Saturday, October 20, 2018
Jim Davis - Florida Catholic
MIAMI | Want some Catholic music? Good. Settle down for organ, choir and hymns. Same ol’, same ol’, right?
Not these days, if you know where to listen. In many parishes, you can hear guitar, bass, synth and drums. And the songs not only inspire the soul — they get hearts pumping and toes tapping.
“We’re part of a youthful church — why not play youthful music?” said Ricky Gonzalez of EPIC, a band out of St. Maximilian Kolbe Parish in Pembroke Pines. “But it’s not for us, it’s for God. We want to direct people’s faces upward.”
Here are examples around South Florida:
- Heart & Soul, out of St. Boniface Church in Pembroke Pines, plays brisk pop-rock while drawing fellow youths into worship.
- EPIC, based at St. Maximilian Kolbe, also in Pembroke Pines, performs eclectic pop, electronic, funk and jazz.
- Ivan Diaz, music director at St. Francis de Sales Church in Miami Beach, has led chorales and sung in cities from Austin to New York to Las Vegas.
- The Call, out of St. Timothy Church in Miami, blends Latino, rap, Caribbean and even 1980s pop.
- Juan Delgado, music coordinator for St. Timothy parish, has his own recording label — Pristine Music — out of his home studio in Miami.
A NEW GENERATION
The new music is being done by young Catholics in great variety, if the Archdiocese of Los Angeles’ Religious Education Congress is any measure. The annual event typically draws 25,000-30,000, who may hear anything from mariachi to soft ballads to Jamaican ska to traditional Vietnamese music.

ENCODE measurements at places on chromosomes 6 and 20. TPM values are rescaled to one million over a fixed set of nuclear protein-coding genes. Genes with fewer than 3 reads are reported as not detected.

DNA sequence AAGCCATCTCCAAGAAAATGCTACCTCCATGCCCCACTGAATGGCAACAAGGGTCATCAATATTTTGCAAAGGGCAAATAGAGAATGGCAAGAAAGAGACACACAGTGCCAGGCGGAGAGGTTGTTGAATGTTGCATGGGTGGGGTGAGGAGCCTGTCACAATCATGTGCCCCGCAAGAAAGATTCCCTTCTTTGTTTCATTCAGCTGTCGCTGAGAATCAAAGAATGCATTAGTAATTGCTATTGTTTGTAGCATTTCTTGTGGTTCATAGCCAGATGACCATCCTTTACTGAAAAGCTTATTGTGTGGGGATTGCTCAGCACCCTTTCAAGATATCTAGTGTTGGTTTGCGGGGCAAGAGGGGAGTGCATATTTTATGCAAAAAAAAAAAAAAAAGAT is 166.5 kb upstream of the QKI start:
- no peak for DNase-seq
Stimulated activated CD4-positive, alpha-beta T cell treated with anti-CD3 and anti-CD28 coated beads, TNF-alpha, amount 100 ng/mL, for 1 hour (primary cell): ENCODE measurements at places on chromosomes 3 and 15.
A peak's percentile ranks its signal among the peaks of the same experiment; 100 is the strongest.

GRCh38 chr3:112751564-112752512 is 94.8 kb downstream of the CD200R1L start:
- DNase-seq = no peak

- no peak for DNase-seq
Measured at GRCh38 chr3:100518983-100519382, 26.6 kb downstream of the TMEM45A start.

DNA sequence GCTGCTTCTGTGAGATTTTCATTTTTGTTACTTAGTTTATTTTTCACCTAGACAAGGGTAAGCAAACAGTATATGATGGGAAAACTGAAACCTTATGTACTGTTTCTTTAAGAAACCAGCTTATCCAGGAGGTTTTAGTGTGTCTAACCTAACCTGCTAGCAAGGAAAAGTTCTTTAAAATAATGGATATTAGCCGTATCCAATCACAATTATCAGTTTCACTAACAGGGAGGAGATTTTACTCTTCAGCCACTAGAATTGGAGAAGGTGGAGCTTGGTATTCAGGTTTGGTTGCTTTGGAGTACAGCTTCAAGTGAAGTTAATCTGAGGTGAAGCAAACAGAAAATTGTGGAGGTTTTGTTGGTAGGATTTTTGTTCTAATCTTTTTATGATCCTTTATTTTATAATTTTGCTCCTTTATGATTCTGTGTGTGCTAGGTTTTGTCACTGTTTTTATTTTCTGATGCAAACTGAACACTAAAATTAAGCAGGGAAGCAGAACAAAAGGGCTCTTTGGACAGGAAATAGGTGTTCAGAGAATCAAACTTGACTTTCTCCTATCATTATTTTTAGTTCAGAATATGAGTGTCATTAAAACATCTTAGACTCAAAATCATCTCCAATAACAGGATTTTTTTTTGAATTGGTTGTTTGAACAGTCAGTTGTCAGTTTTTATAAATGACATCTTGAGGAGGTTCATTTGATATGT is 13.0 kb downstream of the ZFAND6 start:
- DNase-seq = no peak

Younger Catholics also flock to rallies organized by Franciscan University at Steubenville, Ohio. The university sponsors 25 youth conferences that reach 51,000 people in 15 states and two Canadian provinces.
“There is a new generation of young people who enjoy listening to Christian music,” Diaz said. “Once people believe in Christ, I believe the Holy Spirit gives them a new song, and they can compose beautiful music for the Church.”
Much of the energy in contemporary Catholic music is driven by Latino and Hispanic teens and young adults. According to Diaz, American Catholics under 18 are about 60 percent Hispanic, and about 46 percent of all Catholic millennials are Hispanic.
Their energy is on full display in the video of Diaz’s piece “Nuestra Alegria,” the official youth and young adult song of V Encuentro, a national Hispanic Catholic gathering held last September near Dallas. The video is the product of more than 40 members of a half-dozen youth groups around the archdiocese.
They met last year at the Southeast Pastoral Institute in Miami, performing in the courtyard. Singing lead was Diaz, with EPIC on instruments. The song borrows from Vallenato, a traditional Caribbean-Colombian folk sound — but with more of a pop influence.
At Encuentro, Diaz sang and led congregational singing from the stage. He has also been in several albums and was the chorus director at the National Catholic Youth Conference last November in Indianapolis. In December, he'll direct music for the National Conference of Catholic Youth Ministers in Tampa.